On the last day of school, I had a little fun with our students and their parents. People who attend high-achieving private schools tend to have Type A personalities. I can relate to that because I tend more towards the Type A personality myself. We Type As are very competitive, with lots of self-criticism and a tendency towards workaholism. We seem always to have a sense of urgency, to be striving, and, sometimes, we have an inability to enjoy accomplishments. Unsurprisingly, this can lead to ill health, particularly of the cardiac and gastronomic variety.
On the last day of school, I asked the students (and the parents in attendance- they are the ones who need it the most) to stand up, raise their right hands, and swear that over the summer they will plan an extended amount of time in which they will do absolutely nothing. I warned them that, if they did not do this, they would all become “neurotic nuts”. They were all rolling in laughter at this point, and I added the term “neurotic nut” to several more commands that they set aside time to do nothing.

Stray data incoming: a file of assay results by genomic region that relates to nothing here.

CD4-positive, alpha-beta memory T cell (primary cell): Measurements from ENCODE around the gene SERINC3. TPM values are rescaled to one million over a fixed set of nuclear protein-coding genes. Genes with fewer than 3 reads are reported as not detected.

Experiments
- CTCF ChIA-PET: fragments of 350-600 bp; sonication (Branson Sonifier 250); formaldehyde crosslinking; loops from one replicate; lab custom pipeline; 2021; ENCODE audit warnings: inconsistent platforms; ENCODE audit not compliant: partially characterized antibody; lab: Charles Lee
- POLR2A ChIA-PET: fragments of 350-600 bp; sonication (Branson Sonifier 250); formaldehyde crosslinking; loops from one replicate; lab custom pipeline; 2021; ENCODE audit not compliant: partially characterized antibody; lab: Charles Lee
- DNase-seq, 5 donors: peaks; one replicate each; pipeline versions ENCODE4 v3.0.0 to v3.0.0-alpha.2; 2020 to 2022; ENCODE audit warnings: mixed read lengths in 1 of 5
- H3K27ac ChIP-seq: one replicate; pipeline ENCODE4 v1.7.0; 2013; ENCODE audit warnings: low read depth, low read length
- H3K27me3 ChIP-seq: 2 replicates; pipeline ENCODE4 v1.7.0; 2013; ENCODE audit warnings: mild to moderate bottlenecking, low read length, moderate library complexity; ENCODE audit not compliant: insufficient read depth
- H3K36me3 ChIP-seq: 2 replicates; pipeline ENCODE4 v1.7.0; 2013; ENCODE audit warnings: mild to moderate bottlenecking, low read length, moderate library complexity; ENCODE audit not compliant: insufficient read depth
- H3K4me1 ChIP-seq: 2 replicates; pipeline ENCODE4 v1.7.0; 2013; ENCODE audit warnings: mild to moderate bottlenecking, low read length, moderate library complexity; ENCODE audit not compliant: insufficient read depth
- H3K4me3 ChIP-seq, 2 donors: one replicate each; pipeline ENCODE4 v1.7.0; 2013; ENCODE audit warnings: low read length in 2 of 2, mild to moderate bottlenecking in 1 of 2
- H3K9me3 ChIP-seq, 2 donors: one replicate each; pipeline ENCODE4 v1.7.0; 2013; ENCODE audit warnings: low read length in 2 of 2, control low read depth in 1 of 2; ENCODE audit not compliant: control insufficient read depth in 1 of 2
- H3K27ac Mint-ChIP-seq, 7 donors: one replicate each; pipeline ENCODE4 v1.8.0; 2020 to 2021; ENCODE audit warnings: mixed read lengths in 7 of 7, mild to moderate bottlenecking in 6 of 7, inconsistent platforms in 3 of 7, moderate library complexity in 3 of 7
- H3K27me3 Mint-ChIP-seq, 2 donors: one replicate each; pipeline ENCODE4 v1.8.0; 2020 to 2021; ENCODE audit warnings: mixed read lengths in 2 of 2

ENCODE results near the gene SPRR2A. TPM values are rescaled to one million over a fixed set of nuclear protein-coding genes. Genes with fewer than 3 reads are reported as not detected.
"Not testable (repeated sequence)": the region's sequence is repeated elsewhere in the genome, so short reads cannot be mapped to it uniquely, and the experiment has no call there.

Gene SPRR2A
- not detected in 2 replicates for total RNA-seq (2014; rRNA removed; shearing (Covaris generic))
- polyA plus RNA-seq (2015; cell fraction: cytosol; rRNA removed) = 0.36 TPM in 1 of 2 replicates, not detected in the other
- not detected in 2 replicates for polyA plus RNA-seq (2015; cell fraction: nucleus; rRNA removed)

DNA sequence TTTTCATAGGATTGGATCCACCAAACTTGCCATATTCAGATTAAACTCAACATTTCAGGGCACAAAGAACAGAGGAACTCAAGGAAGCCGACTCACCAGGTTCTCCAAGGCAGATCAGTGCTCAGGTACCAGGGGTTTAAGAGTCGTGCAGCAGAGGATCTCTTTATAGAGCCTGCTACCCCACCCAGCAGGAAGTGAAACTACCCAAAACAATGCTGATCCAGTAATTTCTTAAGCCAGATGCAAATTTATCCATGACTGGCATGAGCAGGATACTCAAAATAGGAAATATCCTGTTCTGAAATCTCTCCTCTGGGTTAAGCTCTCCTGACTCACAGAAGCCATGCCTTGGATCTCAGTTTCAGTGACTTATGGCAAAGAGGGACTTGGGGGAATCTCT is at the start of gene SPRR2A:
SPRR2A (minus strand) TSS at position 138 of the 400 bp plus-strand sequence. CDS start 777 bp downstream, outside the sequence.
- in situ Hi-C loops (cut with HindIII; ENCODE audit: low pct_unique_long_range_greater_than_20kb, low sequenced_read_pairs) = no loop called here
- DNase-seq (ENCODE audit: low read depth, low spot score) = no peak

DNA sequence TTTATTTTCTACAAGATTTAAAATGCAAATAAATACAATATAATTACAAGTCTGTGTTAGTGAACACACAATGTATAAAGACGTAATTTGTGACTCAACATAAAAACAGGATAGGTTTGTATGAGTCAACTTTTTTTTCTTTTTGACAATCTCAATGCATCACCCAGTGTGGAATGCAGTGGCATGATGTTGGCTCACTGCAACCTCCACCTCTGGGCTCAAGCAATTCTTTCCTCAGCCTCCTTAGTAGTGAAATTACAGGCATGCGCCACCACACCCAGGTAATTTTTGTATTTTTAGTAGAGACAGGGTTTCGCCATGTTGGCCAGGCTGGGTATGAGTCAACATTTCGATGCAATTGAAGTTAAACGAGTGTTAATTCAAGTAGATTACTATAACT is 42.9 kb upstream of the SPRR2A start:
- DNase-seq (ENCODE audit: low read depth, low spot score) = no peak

This idea is well-founded in Scripture. It would take too long to cite all the passages in the Bible that deal with rest. All you have to do is look at the seventh day in Genesis (Gen. 2:1-2) and the Fourth Commandment (Ex. 20:8-11). Jesus said if we would come to Him, He would give us rest (Matt. 11:28-30). We are not machines. We are neither invulnerable nor omnipotent. Treating ourselves as if we are causes acute damage to our souls, hearts, minds, and bodies. We need help. We don’t need to turn Type A people into Type B people. We need to turn Type A people into recovering Type A people.
My family and I are heading out on vacation. First, we will teach a summer camp session at Camp Allen, then we will go to the beach. We’re going to fish, crab, play in the surf, look for seashells, and swim. We’re also going to do a lot of sitting around- doing absolutely nothing. We have a lot to do here at St. Thomas’ but I’m going to try my best to put it out of my mind and not think about it at all. I invite you to do the same in your own way. Put aside the guilt- either your own or the guilt people give you. All of that is “neurotic nuttiness”.
Don’t be a neurotic nut. You need rest and so do I. So, raise your right hand and repeat after me…
— David Browder, Rector